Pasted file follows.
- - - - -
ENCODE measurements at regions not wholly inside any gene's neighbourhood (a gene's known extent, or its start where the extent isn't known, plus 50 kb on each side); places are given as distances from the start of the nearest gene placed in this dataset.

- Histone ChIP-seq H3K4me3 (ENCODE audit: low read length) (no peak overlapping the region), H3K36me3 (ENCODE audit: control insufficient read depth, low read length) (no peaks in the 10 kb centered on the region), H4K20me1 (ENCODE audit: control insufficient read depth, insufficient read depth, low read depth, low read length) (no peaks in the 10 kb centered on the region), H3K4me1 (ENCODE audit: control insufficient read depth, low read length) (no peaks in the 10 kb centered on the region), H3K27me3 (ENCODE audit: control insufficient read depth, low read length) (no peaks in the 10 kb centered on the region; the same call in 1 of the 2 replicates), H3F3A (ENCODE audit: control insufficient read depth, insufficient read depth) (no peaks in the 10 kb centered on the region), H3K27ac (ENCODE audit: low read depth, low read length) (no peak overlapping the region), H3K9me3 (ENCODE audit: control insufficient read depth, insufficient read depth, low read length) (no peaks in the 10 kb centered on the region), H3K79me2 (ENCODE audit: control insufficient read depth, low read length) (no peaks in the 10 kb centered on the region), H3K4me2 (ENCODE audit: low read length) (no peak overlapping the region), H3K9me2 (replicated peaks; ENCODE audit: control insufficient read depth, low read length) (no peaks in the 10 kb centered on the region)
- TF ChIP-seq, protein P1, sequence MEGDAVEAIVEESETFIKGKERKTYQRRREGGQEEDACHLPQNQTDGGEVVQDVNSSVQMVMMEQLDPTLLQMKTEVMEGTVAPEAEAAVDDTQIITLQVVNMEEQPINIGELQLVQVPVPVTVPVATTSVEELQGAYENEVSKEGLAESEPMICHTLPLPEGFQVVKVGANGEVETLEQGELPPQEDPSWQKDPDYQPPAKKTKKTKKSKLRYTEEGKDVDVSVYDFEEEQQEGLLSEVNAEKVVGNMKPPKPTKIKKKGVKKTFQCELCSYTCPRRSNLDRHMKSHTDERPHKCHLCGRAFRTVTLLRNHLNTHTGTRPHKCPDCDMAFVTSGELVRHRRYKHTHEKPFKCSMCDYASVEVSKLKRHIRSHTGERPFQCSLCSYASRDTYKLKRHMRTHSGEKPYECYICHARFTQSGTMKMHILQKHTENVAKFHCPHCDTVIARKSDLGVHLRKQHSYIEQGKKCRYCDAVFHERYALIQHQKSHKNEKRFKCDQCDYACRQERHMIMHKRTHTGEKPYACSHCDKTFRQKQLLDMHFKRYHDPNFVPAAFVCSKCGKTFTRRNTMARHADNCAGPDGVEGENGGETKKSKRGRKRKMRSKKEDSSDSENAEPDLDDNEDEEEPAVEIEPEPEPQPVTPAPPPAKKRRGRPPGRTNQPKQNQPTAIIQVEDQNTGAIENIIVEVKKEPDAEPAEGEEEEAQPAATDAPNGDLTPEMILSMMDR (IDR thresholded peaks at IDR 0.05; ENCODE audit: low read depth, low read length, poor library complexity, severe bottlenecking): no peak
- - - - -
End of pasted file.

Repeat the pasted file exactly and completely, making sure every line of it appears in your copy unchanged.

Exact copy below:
ENCODE measurements at regions not wholly inside any gene's neighbourhood (a gene's known extent, or its start where the extent isn't known, plus 50 kb on each side); places are given as distances from the start of the nearest gene placed in this dataset.

- Histone ChIP-seq H3K4me3 (ENCODE audit: low read length) (no peak overlapping the region), H3K36me3 (ENCODE audit: control insufficient read depth, low read length) (no peaks in the 10 kb centered on the region), H4K20me1 (ENCODE audit: control insufficient read depth, insufficient read depth, low read depth, low read length) (no peaks in the 10 kb centered on the region), H3K4me1 (ENCODE audit: control insufficient read depth, low read length) (no peaks in the 10 kb centered on the region), H3K27me3 (ENCODE audit: control insufficient read depth, low read length) (no peaks in the 10 kb centered on the region; the same call in 1 of the 2 replicates), H3F3A (ENCODE audit: control insufficient read depth, insufficient read depth) (no peaks in the 10 kb centered on the region), H3K27ac (ENCODE audit: low read depth, low read length) (no peak overlapping the region), H3K9me3 (ENCODE audit: control insufficient read depth, insufficient read depth, low read length) (no peaks in the 10 kb centered on the region), H3K79me2 (ENCODE audit: control insufficient read depth, low read length) (no peaks in the 10 kb centered on the region), H3K4me2 (ENCODE audit: low read length) (no peak overlapping the region), H3K9me2 (replicated peaks; ENCODE audit: control insufficient read depth, low read length) (no peaks in the 10 kb centered on the region)
- TF ChIP-seq, protein P1, sequence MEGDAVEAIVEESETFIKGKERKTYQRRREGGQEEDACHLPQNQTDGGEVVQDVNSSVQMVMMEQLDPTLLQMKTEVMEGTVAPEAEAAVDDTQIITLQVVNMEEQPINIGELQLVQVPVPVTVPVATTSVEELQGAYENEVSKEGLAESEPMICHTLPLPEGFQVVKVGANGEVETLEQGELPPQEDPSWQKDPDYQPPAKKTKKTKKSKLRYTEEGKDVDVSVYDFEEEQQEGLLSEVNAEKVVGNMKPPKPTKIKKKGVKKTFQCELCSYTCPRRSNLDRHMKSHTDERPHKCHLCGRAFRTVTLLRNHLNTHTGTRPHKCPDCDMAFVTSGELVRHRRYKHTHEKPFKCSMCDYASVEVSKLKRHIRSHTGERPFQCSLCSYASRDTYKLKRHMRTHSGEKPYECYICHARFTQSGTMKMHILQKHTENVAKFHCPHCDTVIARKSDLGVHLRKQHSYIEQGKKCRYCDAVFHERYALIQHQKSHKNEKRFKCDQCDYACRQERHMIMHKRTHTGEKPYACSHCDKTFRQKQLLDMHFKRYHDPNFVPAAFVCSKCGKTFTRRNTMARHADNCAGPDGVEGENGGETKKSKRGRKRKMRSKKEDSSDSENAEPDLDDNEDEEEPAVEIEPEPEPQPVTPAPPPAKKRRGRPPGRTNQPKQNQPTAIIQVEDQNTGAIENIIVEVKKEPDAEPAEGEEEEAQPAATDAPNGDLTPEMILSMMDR (IDR thresholded peaks at IDR 0.05; ENCODE audit: low read depth, low read length, poor library complexity, severe bottlenecking): no peak